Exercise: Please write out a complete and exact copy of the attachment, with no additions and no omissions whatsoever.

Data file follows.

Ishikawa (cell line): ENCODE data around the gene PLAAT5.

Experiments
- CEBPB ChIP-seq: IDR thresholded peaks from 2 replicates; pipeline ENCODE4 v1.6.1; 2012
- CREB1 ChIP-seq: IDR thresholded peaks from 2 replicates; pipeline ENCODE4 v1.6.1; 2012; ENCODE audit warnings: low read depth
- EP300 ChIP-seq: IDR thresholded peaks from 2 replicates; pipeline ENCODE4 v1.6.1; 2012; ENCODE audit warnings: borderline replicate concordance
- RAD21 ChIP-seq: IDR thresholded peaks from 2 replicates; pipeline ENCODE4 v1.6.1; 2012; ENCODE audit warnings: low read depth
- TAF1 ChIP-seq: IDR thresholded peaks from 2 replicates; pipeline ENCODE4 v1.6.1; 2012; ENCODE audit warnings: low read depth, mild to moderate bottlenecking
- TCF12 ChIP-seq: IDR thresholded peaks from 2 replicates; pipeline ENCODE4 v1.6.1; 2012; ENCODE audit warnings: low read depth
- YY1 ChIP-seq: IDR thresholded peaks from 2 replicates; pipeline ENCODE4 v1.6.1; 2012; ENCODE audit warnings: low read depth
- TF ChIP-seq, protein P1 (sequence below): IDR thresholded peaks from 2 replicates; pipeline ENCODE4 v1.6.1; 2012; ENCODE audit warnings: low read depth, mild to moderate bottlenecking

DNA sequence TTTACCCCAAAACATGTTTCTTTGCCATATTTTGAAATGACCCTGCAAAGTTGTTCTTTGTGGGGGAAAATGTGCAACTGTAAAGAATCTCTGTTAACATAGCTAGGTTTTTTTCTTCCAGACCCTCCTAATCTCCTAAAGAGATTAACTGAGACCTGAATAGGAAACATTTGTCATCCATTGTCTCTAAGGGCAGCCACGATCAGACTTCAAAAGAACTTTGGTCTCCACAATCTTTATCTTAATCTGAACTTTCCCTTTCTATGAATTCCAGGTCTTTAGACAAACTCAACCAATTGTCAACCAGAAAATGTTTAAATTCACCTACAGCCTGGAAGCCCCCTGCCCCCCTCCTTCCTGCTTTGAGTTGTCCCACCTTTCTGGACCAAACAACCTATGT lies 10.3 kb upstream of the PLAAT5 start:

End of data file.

Ishikawa (cell line): ENCODE data around the gene PLAAT5.

Experiments
- CEBPB ChIP-seq: IDR thresholded peaks from 2 replicates; pipeline ENCODE4 v1.6.1; 2012
- CREB1 ChIP-seq: IDR thresholded peaks from 2 replicates; pipeline ENCODE4 v1.6.1; 2012; ENCODE audit warnings: low read depth
- EP300 ChIP-seq: IDR thresholded peaks from 2 replicates; pipeline ENCODE4 v1.6.1; 2012; ENCODE audit warnings: borderline replicate concordance
- RAD21 ChIP-seq: IDR thresholded peaks from 2 replicates; pipeline ENCODE4 v1.6.1; 2012; ENCODE audit warnings: low read depth
- TAF1 ChIP-seq: IDR thresholded peaks from 2 replicates; pipeline ENCODE4 v1.6.1; 2012; ENCODE audit warnings: low read depth, mild to moderate bottlenecking
- TCF12 ChIP-seq: IDR thresholded peaks from 2 replicates; pipeline ENCODE4 v1.6.1; 2012; ENCODE audit warnings: low read depth
- YY1 ChIP-seq: IDR thresholded peaks from 2 replicates; pipeline ENCODE4 v1.6.1; 2012; ENCODE audit warnings: low read depth
- TF ChIP-seq, protein P1 (sequence below): IDR thresholded peaks from 2 replicates; pipeline ENCODE4 v1.6.1; 2012; ENCODE audit warnings: low read depth, mild to moderate bottlenecking

DNA sequence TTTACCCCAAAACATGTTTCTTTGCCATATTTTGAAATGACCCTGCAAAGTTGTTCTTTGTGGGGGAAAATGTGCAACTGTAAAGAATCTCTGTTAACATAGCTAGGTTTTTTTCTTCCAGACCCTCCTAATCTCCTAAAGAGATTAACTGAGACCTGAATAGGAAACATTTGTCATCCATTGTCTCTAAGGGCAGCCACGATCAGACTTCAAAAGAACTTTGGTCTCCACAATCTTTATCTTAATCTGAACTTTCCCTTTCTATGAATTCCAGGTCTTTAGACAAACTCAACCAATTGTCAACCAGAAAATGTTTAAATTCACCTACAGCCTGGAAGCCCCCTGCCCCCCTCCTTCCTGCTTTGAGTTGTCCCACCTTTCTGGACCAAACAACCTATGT lies 10.3 kb upstream of the PLAAT5 start: